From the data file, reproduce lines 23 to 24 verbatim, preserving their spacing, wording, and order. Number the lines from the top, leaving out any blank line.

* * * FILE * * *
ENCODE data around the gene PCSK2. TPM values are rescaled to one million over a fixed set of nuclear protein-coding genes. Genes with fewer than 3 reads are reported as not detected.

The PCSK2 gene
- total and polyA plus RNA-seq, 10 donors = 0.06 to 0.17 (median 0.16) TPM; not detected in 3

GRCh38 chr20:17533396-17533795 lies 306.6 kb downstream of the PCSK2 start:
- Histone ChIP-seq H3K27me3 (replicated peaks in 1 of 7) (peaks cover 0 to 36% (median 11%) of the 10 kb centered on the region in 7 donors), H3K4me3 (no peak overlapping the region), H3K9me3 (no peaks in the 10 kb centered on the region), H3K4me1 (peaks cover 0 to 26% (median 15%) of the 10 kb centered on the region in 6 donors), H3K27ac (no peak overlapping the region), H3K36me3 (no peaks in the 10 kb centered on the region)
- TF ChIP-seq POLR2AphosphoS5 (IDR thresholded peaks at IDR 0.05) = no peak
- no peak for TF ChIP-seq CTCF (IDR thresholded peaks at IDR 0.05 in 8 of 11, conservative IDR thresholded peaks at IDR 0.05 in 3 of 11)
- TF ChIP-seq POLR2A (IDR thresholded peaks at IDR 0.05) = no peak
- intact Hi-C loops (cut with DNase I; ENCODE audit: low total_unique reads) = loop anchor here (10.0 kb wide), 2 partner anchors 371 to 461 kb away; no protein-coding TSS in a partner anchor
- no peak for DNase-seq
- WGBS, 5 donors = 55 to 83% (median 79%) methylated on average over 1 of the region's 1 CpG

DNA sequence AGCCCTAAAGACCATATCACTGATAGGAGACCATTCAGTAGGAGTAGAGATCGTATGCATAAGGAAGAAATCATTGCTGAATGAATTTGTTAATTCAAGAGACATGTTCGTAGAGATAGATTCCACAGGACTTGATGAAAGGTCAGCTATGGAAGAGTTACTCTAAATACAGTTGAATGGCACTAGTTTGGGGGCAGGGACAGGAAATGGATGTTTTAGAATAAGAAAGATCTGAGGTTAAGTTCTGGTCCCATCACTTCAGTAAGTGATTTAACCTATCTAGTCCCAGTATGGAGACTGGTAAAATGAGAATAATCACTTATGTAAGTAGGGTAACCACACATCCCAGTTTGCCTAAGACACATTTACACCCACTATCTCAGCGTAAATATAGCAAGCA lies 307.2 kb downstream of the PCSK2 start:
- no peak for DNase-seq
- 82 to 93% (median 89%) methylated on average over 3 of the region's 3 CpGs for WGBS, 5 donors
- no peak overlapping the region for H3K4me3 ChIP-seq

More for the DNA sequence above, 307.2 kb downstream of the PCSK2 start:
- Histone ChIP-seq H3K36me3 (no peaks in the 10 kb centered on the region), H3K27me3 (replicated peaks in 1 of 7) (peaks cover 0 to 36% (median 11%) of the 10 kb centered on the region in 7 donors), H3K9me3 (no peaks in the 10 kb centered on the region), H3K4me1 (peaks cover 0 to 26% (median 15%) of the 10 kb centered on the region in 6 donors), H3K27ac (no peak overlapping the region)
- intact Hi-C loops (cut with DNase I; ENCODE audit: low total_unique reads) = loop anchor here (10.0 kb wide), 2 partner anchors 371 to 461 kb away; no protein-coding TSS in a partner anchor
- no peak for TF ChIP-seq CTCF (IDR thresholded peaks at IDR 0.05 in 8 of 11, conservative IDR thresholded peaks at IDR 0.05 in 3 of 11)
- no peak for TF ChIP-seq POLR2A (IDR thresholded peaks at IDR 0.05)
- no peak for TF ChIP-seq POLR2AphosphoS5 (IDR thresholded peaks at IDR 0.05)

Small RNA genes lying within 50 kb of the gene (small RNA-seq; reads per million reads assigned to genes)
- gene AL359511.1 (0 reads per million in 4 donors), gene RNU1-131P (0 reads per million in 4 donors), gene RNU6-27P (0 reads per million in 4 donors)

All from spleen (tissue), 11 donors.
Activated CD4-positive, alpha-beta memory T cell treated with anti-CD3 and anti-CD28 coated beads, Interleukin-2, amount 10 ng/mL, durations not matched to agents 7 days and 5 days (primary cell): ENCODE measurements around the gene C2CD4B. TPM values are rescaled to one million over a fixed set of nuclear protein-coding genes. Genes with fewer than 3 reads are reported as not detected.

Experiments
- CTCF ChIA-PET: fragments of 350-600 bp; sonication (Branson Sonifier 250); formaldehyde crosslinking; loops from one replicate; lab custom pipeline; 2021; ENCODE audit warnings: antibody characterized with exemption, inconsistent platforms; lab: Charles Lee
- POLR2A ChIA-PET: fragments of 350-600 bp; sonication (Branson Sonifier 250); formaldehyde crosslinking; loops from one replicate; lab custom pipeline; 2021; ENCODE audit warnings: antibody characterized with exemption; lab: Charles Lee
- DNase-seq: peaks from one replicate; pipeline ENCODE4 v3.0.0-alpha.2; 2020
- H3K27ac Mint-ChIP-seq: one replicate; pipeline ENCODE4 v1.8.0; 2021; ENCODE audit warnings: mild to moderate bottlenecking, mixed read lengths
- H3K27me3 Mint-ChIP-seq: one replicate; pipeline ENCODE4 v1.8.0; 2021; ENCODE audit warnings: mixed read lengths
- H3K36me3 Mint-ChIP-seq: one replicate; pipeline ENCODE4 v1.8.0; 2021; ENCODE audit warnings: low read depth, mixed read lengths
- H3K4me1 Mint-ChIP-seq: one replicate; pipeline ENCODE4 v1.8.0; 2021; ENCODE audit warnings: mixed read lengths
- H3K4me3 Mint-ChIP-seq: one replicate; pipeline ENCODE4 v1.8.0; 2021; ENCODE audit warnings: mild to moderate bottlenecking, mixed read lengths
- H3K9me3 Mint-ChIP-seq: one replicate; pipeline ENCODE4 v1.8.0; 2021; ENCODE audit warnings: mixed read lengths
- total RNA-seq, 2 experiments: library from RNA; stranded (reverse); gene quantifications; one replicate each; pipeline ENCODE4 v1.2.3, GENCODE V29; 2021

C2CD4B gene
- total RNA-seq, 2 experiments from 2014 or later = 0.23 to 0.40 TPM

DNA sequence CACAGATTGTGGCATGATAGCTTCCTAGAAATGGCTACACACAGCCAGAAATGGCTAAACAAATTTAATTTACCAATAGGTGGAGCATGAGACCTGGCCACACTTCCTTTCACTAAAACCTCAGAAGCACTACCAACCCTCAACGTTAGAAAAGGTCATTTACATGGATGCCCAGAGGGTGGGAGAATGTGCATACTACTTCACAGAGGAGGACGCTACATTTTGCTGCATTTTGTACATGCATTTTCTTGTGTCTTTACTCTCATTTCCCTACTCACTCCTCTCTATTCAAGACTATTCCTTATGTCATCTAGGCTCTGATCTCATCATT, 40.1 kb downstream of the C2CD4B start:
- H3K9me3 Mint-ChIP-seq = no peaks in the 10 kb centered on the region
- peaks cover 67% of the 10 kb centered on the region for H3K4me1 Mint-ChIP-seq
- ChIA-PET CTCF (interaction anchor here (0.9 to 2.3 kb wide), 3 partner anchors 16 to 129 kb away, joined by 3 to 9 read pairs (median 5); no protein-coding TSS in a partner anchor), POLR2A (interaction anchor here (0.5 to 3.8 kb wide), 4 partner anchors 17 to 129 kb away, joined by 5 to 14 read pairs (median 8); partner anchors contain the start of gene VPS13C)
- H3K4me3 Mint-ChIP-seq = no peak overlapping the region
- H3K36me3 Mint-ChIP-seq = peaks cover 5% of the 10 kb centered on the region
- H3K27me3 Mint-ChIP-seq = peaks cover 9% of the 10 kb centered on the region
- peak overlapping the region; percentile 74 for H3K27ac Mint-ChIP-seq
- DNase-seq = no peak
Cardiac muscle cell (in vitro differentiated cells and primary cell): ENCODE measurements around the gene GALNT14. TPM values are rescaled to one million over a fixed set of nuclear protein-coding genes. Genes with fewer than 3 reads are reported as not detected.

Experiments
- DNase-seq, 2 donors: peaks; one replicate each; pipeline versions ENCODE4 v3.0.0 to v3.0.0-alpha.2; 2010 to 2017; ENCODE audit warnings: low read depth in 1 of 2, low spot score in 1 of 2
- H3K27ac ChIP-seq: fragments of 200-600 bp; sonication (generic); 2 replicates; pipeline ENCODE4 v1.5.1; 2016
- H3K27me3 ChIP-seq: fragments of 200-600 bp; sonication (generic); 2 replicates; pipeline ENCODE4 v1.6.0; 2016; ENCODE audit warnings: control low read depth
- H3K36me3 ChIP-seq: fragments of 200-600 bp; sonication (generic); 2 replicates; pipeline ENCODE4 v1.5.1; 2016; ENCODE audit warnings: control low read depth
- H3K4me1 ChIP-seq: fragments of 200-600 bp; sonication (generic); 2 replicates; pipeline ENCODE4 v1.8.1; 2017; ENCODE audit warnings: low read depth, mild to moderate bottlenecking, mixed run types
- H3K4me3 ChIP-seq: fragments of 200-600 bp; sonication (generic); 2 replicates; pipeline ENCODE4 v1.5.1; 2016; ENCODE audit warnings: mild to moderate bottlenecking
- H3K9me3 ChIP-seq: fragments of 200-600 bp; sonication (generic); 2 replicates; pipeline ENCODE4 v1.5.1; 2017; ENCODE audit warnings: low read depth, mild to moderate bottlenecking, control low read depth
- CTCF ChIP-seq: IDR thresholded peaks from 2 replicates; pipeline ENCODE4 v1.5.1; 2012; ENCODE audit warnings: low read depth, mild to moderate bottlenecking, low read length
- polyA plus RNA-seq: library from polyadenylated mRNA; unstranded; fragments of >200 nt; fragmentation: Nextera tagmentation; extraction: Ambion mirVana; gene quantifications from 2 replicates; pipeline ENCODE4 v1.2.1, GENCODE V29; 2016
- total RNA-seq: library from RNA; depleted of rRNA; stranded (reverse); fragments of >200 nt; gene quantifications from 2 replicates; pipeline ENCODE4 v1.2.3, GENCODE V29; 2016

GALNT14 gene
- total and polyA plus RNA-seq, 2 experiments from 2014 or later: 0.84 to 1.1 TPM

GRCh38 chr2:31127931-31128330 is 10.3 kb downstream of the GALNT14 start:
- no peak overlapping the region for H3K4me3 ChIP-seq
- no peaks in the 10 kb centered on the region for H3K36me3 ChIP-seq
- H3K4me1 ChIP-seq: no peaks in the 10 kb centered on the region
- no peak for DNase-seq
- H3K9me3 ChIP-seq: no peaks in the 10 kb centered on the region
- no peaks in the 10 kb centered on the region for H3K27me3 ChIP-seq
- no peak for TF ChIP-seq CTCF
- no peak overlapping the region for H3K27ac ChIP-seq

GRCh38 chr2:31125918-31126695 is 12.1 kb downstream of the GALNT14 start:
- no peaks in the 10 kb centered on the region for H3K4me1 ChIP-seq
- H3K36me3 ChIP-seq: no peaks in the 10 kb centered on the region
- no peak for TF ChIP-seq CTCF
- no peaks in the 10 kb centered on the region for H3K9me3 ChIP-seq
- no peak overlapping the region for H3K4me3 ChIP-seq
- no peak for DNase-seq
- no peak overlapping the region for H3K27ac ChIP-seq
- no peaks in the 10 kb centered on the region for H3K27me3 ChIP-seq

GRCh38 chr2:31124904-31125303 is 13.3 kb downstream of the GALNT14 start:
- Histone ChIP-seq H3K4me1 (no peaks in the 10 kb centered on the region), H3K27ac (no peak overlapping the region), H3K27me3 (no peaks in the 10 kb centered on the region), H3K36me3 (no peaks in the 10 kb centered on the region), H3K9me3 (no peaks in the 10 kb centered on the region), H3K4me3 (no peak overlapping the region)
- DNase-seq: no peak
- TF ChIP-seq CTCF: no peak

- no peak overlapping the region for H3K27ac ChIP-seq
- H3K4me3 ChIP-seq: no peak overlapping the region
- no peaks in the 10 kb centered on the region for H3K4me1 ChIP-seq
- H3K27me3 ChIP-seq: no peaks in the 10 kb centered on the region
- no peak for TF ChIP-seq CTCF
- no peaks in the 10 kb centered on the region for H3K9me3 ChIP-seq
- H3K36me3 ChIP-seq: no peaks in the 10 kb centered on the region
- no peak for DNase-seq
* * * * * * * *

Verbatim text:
- gene AL359511.1 (0 reads per million in 4 donors), gene RNU1-131P (0 reads per million in 4 donors), gene RNU6-27P (0 reads per million in 4 donors)

All from spleen (tissue), 11 donors.